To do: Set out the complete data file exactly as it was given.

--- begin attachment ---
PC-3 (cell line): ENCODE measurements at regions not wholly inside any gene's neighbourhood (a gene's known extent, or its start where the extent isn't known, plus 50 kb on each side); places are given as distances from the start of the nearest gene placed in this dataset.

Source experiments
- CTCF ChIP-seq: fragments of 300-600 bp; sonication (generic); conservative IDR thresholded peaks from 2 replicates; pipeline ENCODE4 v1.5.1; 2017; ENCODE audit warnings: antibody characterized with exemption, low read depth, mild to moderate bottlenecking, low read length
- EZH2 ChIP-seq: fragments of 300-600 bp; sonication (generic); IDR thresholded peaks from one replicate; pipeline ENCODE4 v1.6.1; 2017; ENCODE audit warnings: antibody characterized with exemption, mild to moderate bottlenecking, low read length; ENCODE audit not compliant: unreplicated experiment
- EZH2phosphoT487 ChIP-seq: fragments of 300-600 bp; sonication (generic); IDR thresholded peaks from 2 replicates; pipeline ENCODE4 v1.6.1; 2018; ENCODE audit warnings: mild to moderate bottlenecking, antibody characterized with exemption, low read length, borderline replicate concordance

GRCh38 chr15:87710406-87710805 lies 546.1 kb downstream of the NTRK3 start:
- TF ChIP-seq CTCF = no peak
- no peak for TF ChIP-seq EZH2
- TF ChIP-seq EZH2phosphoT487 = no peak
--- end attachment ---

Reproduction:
PC-3 (cell line): ENCODE measurements at regions not wholly inside any gene's neighbourhood (a gene's known extent, or its start where the extent isn't known, plus 50 kb on each side); places are given as distances from the start of the nearest gene placed in this dataset.

Source experiments
- CTCF ChIP-seq: fragments of 300-600 bp; sonication (generic); conservative IDR thresholded peaks from 2 replicates; pipeline ENCODE4 v1.5.1; 2017; ENCODE audit warnings: antibody characterized with exemption, low read depth, mild to moderate bottlenecking, low read length
- EZH2 ChIP-seq: fragments of 300-600 bp; sonication (generic); IDR thresholded peaks from one replicate; pipeline ENCODE4 v1.6.1; 2017; ENCODE audit warnings: antibody characterized with exemption, mild to moderate bottlenecking, low read length; ENCODE audit not compliant: unreplicated experiment
- EZH2phosphoT487 ChIP-seq: fragments of 300-600 bp; sonication (generic); IDR thresholded peaks from 2 replicates; pipeline ENCODE4 v1.6.1; 2018; ENCODE audit warnings: mild to moderate bottlenecking, antibody characterized with exemption, low read length, borderline replicate concordance

GRCh38 chr15:87710406-87710805 lies 546.1 kb downstream of the NTRK3 start:
- TF ChIP-seq CTCF = no peak
- no peak for TF ChIP-seq EZH2
- TF ChIP-seq EZH2phosphoT487 = no peak